3 Apr 2011

Never Let Me Go - Kazuo Ishiguro - Book

I saw a trailer for this film a while ago and had heard that it was a book.  Then one day I was trawling through a book shop in Sheffield and there it was staring at me on top of a pile!  I bought it, and had read it within four days.  Again, very tired.

This is a very unique book, and I would now like to see the film.  The book leaves a lot to your imagination, and this adds a sinister touch because you can suspect the worst and it is never denied nor confirmed.  I now need to warn you that I am going to spoil the plot, but not the ending (never the ending).

Kathy, Ruth and Tommy are Hailsham students.  They have led entirely innocent and sheltered lives, and there is something particularly unusual about them.  I quickly learnt that they are in fact clones.  No detailed explanation is given until the last chapter, it was here I learnt that in the early fifties major scientific breakthroughs were made.  Scientists discovered that illnesses such as cancer could be cured using clones.  This discovery was rushed into blindly and of course the inevitable moral dilemma slowly arose after it was too late to turn back.  The clones brought up at Hailsham were given a happy, carefree childhood.  They learnt about the 'world outside' and were also encouraged to be creative and artistic - their work would be taken away every so often to 'the gallery', an elusive place that no one really knows much about.  Certain encounters the students have with the guardians suggest that something much larger is happening around them, and also suggests that they do not really understand what they are, what prejudices lie ahead for them, or what quality of life they are missing by being clones and not normal human beings.

The most poignant example of hints at something sinister are the rumours about the wood that lies beyond the school's grounds.  All kinds of gruesome and frightening rumours circulate about the wood, and this causes the students to never attempt to run away.  Is it a rumour, or is it a mechanism?  A deterrent?  A story that was planted carefully to keep the students where they are, without having to explain to them the truth about where they are and why they shouldn't run away.

The story is told entirely from Kathy's point of view.  I felt this made the story all the more heartbreaking since as the reader you can see that although she is a clone, she is just a normal child.  She is as human as the woman her genetic make-up was taken from.  All the thoughts she has and all the things that happen between herself, Ruth and Tommy will never be fully witnessed or fully understood by anyone on the outside, because no one would dare get that close to a clone, and she would never think the outside needed to see it.  Then because of this, they will never have a chance of an alternative life.

After leaving Hailsham, the 'students' as they are called, are sent to various other housing sites to spend some more time growing up.  Then they leave to begin work as a carer.  Being a carer involves looking after clones who are being donors - being a donor is the final stage in the life of a clone.  Some clones 'complete' (die) after two to three donations, some four.  After the fourth donation, the clone is left to vegetate as more and more of their organs are taken from them.  It's a very dismal existence, but the students don't seem to see it that way - they see it as neither good nor bad, just the next natural step.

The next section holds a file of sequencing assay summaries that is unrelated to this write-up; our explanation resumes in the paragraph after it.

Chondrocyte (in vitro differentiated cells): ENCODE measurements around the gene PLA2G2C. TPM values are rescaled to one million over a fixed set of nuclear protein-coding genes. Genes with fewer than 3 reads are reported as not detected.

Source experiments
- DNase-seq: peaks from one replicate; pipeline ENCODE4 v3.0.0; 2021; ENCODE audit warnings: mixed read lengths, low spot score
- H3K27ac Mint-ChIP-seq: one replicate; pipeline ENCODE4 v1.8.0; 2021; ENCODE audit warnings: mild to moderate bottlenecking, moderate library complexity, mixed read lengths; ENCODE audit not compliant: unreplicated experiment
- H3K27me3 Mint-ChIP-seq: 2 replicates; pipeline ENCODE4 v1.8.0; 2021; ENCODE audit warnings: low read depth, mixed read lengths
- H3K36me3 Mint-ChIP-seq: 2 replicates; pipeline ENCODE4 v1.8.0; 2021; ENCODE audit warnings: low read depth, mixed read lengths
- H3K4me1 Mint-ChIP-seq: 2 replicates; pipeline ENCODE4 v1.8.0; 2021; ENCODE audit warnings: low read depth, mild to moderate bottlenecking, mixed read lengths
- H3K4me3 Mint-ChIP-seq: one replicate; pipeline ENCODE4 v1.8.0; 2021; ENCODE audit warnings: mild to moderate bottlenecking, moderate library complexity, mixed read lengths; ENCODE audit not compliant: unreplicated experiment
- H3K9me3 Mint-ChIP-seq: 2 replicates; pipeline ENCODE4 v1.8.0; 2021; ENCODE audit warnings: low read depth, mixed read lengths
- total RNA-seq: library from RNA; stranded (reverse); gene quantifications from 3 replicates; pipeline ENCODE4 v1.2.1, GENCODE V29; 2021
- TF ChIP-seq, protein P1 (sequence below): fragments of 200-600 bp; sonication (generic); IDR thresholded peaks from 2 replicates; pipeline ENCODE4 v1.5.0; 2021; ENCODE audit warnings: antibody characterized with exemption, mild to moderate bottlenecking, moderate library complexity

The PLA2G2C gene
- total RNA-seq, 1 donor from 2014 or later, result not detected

In spite of all the doom and gloom, it's clear that the clones are very much human.  Ruth and Tommy become a couple, but it's obvious that Kathy and Tommy would be much better suited.  It's perfectly clear, in fact, that they love each other.   The tense relationship between Ruth and Kathy is interesting, because although Kathy is jealous, she doesn't seem to realise it or admit it. 

A few years down the line the three of them cross paths again, Ruth is almost completed and Kathy is working as her carer.  Ruth asks Kathy to become Tommy's carer, and admits she always knew they should be together.  After Ruth is gone, I expected much more emotion from Kathy, but I don't think her lack of it was in any way cold or heartless.  I think it was more an acceptance that that's how it is for students.  In addition, they were always 'told but not told' about the reason for their existence.  They know what's going to happen, but not the specific details so they just go along with it as and when it happens.  It is like they are brainwashed into being unaffected and detached.

Kathy then becomes Tommy's carer and the two of them track down a woman they knew as 'Madame' who used to collect the work for the gallery at Hailsham.  Here they learn the truth about Hailsham and about students across the country.  All I can say is they take it surprisingly well!

The ending is very solitary, sober and quiet, scarily realistic and numbingly expected.  Obviously I know we don't have clones, and after reading this book I hope we never, ever do, because I couldn't help feeling that if we did then the world presented in Never Let Me Go may not be far off the mark.  When I was about three quarters of the way through, I knew how it was going to end, and I spent each chapter hoping and wishing wildly that it would end differently.

Never Let Me Go made me think about how everyone has the right to make their own deicisons, quality of life and freedom, and how this right can so easily be abused, or even completely ignored.  The treatment hinted at for some of the clones is reminiscent of concentration camps, and it is quite depressing.

I would be really interested to see the film as this is a very delicate book - you are constantly running alongisde Kathy's mind and her memories, which means there a lot of tangents and subject changes.  Never Let Me Go is captivating, solemn and melancholic.